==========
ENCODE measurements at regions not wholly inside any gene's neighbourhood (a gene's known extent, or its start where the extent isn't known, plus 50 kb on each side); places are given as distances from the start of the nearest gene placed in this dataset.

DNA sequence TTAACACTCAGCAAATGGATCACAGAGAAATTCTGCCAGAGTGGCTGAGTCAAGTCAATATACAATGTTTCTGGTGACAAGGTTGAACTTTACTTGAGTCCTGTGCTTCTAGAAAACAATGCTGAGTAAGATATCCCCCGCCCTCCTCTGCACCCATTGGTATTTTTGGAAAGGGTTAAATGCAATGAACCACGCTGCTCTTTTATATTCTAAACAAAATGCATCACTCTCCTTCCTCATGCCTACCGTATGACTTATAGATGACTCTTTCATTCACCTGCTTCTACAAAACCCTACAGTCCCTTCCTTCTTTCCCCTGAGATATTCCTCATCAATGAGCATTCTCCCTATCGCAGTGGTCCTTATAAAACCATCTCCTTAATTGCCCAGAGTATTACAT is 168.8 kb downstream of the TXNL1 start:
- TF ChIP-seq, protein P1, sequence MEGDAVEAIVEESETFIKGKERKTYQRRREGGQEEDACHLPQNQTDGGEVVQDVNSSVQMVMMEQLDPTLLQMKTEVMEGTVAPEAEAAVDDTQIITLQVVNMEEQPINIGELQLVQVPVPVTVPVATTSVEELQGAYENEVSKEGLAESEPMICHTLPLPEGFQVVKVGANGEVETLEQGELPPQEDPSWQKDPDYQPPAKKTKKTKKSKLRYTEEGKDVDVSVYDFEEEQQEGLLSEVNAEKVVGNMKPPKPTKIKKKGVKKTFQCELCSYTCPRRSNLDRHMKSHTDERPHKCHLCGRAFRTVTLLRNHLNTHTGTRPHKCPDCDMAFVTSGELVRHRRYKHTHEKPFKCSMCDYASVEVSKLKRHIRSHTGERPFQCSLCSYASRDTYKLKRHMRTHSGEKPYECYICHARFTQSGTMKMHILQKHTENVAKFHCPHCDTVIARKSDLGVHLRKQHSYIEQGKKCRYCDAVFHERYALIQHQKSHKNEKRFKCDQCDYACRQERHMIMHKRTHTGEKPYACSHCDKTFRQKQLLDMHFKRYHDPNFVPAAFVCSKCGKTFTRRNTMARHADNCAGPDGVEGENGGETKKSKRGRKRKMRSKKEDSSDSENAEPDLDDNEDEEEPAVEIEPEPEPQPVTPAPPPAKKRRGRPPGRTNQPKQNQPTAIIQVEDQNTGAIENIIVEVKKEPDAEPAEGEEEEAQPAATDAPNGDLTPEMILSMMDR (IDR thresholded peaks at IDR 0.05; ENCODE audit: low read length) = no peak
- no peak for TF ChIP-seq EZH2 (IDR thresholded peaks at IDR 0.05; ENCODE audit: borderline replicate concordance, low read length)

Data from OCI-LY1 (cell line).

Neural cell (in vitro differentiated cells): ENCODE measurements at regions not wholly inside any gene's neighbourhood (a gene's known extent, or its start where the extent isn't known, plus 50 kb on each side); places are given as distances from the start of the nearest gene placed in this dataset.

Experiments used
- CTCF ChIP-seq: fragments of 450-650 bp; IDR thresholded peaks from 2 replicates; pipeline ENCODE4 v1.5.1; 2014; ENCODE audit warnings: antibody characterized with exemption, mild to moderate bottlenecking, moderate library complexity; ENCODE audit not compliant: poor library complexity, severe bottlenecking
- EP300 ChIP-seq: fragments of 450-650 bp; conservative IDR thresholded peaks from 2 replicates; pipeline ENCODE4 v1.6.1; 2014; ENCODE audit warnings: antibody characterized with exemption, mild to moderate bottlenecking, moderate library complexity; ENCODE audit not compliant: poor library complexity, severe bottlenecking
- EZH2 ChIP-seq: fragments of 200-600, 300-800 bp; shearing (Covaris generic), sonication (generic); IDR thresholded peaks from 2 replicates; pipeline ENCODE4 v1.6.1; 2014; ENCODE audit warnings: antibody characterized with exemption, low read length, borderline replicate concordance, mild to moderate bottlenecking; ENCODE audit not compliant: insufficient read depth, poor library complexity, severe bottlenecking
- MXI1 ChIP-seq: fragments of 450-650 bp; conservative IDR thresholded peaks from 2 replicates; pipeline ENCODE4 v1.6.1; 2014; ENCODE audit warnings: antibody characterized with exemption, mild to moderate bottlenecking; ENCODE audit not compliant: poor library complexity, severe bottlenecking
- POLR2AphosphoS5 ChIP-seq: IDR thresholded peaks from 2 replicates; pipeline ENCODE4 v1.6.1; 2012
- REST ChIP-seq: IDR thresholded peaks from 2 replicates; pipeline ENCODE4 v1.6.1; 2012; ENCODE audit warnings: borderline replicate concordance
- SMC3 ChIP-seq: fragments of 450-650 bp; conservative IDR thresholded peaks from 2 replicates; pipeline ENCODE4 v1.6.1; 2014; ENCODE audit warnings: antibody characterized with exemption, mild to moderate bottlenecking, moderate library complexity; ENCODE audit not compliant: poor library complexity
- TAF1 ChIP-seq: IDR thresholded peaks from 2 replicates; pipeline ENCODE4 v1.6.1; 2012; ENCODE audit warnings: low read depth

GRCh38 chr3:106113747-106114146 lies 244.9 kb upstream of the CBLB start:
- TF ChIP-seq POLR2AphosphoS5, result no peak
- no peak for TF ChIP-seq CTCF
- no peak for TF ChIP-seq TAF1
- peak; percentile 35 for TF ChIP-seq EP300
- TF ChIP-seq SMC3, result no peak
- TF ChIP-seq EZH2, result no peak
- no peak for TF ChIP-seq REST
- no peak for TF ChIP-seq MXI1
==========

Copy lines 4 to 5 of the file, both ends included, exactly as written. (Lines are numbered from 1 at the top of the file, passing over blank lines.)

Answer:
- no peak for TF ChIP-seq EZH2 (IDR thresholded peaks at IDR 0.05; ENCODE audit: borderline replicate concordance, low read length)

Data from OCI-LY1 (cell line).